Balancing Career and Caregiving

Mayor's Office of Employee Assistance
Balancing Career and Caregiving

So you finally got the job of your dreams; you’re moving up the corporate ladder, opening up your own business or becoming well known in your field. Suddenly, you’re confronted with the needs of an aging relative. What do you do?

You’ll need to look at the work that you do as a caregiver as another job, with all of the responsibilities that go along with a second job. But this does not mean that your career has to suffer. If you’re organized and flexible, you’ll be able to fit in your personal life with your working life, balancing the demands of each.

Find Help

Finding help—home health care, homemaker services, friends, family, and neighbors—can be a lifesaver if you are trying to balance a career with your role as a caregiver. Look for help everywhere you can, including through social and community services, meals-on-wheels programs, transportation programs and senior centers. Don’t think that if you get help, you are a failure as a caregiver; in fact, it just shows what a dedicated caregiver you are.

Evaluate Your Career Choice

If you find that your role as a caregiver conflicts too much with your career, you might need to make some hard choices about your career. Does your job ask you to travel too much? Are you unable to find the time simply to get home and sleep, let alone provide care for someone else? It might not be the easiest thing to do, but you may want to consider alternative careers— or at least another job within the same field.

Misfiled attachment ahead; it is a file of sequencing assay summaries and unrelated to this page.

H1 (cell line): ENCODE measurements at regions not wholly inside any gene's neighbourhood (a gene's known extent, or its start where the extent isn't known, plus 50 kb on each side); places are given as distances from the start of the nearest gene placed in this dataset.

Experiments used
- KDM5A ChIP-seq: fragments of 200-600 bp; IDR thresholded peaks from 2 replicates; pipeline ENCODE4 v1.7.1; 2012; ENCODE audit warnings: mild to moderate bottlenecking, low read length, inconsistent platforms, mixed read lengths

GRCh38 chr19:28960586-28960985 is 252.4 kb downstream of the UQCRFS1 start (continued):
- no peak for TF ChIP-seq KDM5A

More and more jobs allow for “flextime”—a term referring to flexible hours or flexible schedules. Flextime is particularly desirable for caregivers, since you never know when you will be needed and for how long. Flextime arrangements are usually based on the principal that the most important thing is that you get the job done—not that you sit at your desk from 8 to 5. Talk to your boss to see if flextime is an option.


Telecommuting—the use of the telephone, computer and other telecommunications devices to stay in touch with the office while working at home—is a growing trend for today’s workforce. Caregivers can use this trend to their advantage, since it allows flexibility in where you do your work. Depending on the needs of your job, you may telecommute for several days a week, or you may telecommute full-time. Evaluate the work that you do, and put together a telecommuting proposal for your boss. It may help to ease the tensions between your career and your caregiving, and allow you to visit and care for your elder at their need and your convenience.

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